In one corner: Taylor Swift, a human being who has risen to the top of the pop music charts. In the other corner: Juliette Barnes, a fictional character on the ABC television series Nashville. In almost every piece written about Nashville, Hayden Panettiere's character is frequently compared to the "fearless" starlet.
At face value, it's a good comparison. Both are blonde country-pop singers emerging from Nashville, the King's Landing of country music. Both have successful music careers that draw criticism from the hardcore country music contigency who insist both are pop singers, not country musicians. And the high profile careers of both women have led to a few high-profile relationships and breakups, leading the general public to view both as people engaging in the world exclusively for the purpose of writing about it later, and not actually being a part of the world.
Of course, Juliette Barnes is not a real person. She's a character created by Callie Khouri and brought to life by Hayden Panettiere. She may look and act like a fictional version of Swift, but everything she does must have a reason behind it or else it contributes nothing to the qualities of Nashville. Swift, on the other hand, is a real person. She's a flesh-and-blood human being, with all the contradictions that apply to us lowly sacks of hyper-aware tissue and bone. If the spotlight wasn't on her 24/7, Swift's actions would simply be those of a twentysomething woman living her life, a subject on which Lena Dunham has a few things to say.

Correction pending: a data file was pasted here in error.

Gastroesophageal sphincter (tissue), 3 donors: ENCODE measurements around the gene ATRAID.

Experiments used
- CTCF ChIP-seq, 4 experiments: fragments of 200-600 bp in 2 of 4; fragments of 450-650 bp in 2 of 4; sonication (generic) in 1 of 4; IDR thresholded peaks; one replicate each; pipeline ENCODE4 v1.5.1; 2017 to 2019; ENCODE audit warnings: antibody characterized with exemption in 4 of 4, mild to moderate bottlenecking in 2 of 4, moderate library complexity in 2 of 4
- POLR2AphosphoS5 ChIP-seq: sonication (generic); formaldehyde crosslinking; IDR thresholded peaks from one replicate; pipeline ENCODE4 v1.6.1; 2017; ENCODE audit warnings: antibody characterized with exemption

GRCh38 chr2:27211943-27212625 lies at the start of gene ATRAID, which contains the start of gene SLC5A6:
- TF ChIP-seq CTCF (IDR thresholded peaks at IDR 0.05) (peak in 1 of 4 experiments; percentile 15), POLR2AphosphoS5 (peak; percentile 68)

Yet the spotlight is always on Taylor Swift. That means everything she does and says is anaylized within the context of what we previously knew about her and how that knowlege is affected by this new information. It's curiously similar to how we deconstruct the character of Juliette, really. With both women, we seek to provide meaning within the framework of a narrative. But does that mean the Muppets are right, that "a celebrity is not a people"? My gut says no; a vast ocean of entertainment magazines and tabloids will probably say otherwise. Either way, it's somewhat dehumanizing to narrowly define Swift's aspects through the lens of Juliette Barnes. After all, only the latter's actions have to add up to something concrete.
Interesting post, Cameron. I am familiar with the show, even though I haven't seen it, and wanted to know how the ebb and flow of Swift's love life is treated in Nashville. Or is, as you seem to suggest, Juliette an archetype that Swift only coincidentally embodies?
Add new comment